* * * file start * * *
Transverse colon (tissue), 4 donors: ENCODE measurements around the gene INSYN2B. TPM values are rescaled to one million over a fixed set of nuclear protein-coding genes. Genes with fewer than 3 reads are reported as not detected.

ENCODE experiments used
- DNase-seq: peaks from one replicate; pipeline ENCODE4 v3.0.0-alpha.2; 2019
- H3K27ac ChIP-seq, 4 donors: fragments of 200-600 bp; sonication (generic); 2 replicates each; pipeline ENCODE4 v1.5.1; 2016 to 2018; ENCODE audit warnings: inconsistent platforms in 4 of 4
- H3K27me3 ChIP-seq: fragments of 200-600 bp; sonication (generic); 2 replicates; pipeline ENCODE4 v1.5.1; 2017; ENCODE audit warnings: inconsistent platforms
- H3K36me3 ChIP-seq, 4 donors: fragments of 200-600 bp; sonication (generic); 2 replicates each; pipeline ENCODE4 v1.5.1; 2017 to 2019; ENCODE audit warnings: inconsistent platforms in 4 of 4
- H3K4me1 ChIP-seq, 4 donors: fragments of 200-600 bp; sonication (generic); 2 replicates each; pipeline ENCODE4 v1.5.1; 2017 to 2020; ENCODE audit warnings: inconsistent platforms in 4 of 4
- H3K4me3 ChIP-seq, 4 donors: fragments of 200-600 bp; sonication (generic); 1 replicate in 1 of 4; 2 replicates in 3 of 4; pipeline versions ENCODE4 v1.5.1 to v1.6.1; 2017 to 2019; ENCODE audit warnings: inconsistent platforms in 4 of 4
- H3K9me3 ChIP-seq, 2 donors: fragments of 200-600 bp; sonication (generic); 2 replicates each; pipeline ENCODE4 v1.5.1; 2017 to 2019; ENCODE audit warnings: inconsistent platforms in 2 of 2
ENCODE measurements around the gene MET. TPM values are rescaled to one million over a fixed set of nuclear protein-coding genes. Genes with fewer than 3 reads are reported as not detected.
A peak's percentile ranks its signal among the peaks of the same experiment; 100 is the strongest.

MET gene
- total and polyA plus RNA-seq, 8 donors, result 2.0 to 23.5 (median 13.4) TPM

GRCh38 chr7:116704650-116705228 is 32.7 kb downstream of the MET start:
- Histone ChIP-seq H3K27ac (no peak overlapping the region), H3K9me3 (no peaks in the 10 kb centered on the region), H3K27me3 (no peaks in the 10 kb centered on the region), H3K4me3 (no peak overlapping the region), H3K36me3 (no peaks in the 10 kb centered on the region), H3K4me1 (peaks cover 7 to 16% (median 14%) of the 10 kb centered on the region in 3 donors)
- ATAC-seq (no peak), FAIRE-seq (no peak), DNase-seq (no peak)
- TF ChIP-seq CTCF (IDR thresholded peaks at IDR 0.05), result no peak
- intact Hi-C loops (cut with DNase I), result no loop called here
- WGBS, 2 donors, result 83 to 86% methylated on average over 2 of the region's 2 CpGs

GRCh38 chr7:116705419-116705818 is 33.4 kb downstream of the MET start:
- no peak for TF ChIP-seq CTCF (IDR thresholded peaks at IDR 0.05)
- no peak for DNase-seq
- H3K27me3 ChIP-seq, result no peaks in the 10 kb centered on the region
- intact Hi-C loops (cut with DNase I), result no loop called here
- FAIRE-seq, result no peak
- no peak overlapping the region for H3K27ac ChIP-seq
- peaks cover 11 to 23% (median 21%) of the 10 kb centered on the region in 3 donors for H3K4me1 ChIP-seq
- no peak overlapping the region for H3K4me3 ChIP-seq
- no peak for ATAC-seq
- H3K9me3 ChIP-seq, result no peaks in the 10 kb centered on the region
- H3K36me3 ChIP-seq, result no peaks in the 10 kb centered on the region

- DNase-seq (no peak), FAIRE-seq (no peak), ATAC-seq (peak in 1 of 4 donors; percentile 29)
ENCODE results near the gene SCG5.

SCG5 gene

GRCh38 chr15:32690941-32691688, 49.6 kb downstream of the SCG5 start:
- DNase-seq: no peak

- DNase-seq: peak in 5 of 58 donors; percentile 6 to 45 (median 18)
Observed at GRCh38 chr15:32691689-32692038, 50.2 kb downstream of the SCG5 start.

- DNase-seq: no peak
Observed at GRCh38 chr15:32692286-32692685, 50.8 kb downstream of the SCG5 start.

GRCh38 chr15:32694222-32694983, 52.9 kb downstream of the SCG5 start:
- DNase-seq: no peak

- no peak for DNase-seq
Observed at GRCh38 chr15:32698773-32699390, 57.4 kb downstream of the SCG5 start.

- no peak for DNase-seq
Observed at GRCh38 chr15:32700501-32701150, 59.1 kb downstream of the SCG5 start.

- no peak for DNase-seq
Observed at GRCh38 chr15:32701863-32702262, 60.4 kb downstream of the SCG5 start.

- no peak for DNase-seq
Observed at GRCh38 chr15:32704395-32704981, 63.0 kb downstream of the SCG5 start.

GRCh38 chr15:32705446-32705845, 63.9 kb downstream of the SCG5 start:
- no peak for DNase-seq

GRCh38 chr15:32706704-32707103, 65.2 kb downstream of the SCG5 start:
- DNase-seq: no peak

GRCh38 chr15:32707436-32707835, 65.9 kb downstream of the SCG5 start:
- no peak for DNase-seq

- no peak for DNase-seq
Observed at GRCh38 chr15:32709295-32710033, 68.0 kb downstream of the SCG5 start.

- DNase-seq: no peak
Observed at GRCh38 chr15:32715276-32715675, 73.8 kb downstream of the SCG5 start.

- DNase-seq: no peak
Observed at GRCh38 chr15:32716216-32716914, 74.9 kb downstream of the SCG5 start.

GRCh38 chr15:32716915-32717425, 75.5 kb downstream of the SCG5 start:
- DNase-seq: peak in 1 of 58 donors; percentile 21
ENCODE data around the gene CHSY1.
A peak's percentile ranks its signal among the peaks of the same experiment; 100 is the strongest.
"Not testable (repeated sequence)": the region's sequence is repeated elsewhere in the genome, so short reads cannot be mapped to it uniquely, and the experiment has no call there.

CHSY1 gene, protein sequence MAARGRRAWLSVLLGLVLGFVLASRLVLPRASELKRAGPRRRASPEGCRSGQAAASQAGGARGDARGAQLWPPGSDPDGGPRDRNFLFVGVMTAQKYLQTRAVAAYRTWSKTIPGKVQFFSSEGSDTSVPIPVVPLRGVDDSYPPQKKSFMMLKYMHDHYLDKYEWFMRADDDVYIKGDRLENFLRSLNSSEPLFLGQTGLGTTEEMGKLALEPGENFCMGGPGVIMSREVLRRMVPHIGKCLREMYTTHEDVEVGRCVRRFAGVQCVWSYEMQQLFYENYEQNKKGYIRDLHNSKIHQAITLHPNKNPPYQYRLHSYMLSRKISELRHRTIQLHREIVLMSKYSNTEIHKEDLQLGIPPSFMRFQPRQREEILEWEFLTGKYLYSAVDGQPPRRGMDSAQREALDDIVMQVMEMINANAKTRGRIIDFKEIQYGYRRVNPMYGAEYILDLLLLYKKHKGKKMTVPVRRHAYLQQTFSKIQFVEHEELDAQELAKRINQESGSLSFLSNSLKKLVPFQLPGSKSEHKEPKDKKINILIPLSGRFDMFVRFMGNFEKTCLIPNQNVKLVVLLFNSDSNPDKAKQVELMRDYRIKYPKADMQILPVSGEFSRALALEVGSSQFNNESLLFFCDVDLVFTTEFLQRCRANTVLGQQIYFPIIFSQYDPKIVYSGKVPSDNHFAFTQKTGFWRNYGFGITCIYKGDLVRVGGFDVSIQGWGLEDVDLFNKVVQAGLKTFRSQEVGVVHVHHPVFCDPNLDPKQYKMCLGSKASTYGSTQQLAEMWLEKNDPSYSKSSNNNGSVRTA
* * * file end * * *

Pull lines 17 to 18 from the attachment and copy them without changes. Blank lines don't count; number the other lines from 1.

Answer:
- TF ChIP-seq CTCF (IDR thresholded peaks at IDR 0.05), result no peak
- intact Hi-C loops (cut with DNase I), result no loop called here